How a historian’s chance discovery shed light on an unusual Victorian hobby
Cut-outs from photographs are arranged in painted scenes.
A Victorian hobby has enthralled Twitter users after a historian shared a picture discovered from a scrapbook during her research.
Images show photographic cut-outs of real people which have been added to painted scenes depicting life from the era in a stately home.
In one picture the cut-outs are seen around a dining table and in another, four men are positioned around a flight of stairs.
While researching in Hereford last week, I came across the most wonderful photo album from the 1860s, which included these absolutely brilliant creations where photos had been cut out and placed in painted scenes!! 😃 #history #research #househistory #Victorian pic.twitter.com/AMH7ZXKtij— Melanie Backe-Hansen (@HouseHistorian) August 6, 2018
The pictures were shared by Melanie Backe-Hansen, a historian who specialises in the social history of individual properties, looking at the stories of people who used to live in the homes she researches.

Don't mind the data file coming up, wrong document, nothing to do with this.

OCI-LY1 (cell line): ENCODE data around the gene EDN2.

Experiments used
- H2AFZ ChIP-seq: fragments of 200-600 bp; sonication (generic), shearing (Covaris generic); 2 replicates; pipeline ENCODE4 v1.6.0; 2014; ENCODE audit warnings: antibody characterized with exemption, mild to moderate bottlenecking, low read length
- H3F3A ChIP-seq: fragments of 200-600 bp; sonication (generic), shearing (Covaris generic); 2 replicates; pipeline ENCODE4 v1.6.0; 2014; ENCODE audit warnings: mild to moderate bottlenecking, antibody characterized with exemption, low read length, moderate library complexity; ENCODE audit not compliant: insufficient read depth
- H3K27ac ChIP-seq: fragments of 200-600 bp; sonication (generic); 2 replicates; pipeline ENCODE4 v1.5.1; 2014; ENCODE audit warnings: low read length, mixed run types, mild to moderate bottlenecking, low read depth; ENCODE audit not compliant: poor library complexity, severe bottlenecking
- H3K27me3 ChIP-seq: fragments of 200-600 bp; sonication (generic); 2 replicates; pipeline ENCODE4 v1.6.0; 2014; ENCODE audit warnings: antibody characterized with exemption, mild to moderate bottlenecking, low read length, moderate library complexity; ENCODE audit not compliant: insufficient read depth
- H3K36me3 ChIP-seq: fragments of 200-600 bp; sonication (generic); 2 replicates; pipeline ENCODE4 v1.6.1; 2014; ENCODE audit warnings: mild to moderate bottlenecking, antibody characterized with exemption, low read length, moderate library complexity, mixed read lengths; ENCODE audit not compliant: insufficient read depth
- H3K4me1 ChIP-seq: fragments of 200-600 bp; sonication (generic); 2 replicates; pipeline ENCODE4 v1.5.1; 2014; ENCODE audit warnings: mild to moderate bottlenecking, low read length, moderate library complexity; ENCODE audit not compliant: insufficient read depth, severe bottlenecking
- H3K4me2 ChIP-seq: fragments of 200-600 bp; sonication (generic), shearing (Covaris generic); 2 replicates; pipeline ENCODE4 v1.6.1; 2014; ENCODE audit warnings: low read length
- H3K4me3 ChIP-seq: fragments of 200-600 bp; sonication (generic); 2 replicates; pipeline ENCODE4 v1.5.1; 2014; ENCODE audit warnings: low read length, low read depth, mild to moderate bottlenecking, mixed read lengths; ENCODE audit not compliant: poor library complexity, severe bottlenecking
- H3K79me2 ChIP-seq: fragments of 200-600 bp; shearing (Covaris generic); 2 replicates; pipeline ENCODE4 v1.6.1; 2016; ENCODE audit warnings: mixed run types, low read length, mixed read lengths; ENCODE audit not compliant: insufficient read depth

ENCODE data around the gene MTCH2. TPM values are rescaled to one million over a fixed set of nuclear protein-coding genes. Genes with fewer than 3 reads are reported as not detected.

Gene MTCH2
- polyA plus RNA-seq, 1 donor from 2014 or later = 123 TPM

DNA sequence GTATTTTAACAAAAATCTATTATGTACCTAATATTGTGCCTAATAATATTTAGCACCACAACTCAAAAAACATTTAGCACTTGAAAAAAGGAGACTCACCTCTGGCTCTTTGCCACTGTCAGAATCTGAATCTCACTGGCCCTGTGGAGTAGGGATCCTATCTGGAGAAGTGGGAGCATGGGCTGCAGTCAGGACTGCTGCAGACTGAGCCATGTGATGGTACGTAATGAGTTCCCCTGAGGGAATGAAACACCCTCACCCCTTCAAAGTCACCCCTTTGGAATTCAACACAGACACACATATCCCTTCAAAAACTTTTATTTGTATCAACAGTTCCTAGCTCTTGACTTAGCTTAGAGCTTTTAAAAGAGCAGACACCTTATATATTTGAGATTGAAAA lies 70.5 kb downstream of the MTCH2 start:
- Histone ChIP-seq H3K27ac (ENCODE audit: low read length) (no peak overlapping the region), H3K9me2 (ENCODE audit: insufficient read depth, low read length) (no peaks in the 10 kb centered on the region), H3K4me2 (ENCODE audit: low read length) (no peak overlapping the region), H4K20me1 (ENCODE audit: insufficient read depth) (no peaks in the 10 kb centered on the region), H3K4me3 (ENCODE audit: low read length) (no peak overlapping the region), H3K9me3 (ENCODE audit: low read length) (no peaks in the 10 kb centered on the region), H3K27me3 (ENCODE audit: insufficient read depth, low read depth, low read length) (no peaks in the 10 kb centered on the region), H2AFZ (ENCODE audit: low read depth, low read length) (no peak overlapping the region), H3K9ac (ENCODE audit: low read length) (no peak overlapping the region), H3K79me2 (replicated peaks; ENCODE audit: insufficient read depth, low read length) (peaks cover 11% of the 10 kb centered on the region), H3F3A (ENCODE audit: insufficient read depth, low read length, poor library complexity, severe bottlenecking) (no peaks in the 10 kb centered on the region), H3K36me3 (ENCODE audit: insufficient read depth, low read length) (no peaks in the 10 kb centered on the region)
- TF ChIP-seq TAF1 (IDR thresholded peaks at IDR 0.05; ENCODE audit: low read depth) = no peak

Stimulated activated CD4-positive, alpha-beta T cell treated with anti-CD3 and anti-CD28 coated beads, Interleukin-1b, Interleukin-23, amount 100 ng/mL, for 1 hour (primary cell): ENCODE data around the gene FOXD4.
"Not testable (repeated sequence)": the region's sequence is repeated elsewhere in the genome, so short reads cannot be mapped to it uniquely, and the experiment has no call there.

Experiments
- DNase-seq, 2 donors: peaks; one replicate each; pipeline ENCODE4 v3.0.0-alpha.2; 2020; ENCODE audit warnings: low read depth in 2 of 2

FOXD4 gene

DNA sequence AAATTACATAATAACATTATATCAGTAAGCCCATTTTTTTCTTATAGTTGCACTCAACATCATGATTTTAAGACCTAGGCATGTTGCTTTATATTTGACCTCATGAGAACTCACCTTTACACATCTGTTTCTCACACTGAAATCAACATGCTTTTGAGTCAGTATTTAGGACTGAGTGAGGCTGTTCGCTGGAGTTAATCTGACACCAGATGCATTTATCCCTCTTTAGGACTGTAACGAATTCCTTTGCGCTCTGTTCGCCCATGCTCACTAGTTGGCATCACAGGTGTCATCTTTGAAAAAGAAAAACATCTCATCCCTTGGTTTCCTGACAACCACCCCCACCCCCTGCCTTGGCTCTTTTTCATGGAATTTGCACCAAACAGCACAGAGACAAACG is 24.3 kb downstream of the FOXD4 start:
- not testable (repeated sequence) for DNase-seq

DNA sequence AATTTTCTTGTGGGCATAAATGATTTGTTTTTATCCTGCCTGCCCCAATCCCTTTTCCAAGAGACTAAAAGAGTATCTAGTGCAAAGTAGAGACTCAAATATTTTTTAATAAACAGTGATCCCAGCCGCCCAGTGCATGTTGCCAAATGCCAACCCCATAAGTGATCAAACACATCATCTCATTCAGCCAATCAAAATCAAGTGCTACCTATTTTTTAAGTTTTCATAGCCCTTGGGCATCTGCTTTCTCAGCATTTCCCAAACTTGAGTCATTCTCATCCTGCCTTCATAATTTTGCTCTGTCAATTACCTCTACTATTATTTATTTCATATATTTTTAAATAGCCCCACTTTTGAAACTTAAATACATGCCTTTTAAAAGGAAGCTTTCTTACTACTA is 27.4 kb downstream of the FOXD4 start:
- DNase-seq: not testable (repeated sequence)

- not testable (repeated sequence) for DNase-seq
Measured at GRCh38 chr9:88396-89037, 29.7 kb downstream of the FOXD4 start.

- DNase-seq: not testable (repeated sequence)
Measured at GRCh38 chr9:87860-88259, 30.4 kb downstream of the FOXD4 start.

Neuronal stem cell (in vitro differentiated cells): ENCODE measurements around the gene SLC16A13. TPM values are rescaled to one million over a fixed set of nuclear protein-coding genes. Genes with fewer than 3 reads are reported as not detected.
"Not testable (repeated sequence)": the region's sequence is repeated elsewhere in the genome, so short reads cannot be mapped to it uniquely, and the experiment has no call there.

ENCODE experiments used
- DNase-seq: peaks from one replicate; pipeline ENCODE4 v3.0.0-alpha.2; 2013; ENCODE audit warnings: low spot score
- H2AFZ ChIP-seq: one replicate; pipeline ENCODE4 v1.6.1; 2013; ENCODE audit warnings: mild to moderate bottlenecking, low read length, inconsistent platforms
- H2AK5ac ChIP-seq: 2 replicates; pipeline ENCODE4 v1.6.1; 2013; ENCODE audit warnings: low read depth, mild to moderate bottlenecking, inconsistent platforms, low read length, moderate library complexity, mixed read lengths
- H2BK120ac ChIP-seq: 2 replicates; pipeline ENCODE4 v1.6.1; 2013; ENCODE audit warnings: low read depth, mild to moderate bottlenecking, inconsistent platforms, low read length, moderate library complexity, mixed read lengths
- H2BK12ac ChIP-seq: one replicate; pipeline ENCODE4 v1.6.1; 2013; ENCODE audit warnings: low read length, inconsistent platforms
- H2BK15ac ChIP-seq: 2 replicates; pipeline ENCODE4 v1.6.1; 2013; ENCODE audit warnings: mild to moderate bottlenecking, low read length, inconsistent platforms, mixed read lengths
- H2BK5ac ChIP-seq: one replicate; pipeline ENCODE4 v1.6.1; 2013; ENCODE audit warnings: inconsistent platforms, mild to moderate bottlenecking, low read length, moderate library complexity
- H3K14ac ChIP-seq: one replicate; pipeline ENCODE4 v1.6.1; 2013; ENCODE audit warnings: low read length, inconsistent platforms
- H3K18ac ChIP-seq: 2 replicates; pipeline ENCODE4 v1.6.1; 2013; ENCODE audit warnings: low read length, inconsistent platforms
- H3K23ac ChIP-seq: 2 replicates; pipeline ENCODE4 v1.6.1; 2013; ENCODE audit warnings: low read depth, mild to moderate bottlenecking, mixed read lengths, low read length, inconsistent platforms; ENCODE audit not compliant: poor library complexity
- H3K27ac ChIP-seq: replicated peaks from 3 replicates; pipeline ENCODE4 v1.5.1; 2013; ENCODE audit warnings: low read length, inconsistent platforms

“I’m researching a former barn so I’m researching the wider area and nearby there’s a big home – a country estate,” she told Press Association.
“It was in the process of researching the big house and it was general run of the mill research.”
That was until she was directed to some photographs via a reference and then found the images she later tweeted.
A third picture in the collection shows a woman looking from a window.
“I just loved them. I had never seen anything like them before. I understand now that it was a thing, Victorians did this in an arts and crafts way.
“The response on Twitter was brilliant too – everyone just loved it.
“It grabbed a lot of attention. It keeps getting retweets and likes.”
If I was more artistically inclined I would totally be tempted to do modern versions of this! Photoshop somehow doesn't have the same appeal... https://t.co/RSSxCUn1Im— Claire (@NodToCulture) August 9, 2018
So what’s actually going on?
“The image is of a scrapbook and photograph album dated 1868,” a spokeswoman for Herefordshire Council explained.
“It belonged to Michael Hopton of Canon Frome, Herefordshire, and depicts members of his family, together with representatives of other Herefordshire landed families.”
Backe-Hansen, who completed her history degree at the Macquarie University in Sydney, first worked in publishing in London before taking a job with an estate agent on the history of individual homes.
She now freelances, has two books published by The History Press and also takes private commissions.
More about her work and books is available on her website.
The scrapbook meanwhile is available to view in person at the Herefordshire Archives and Records Centre.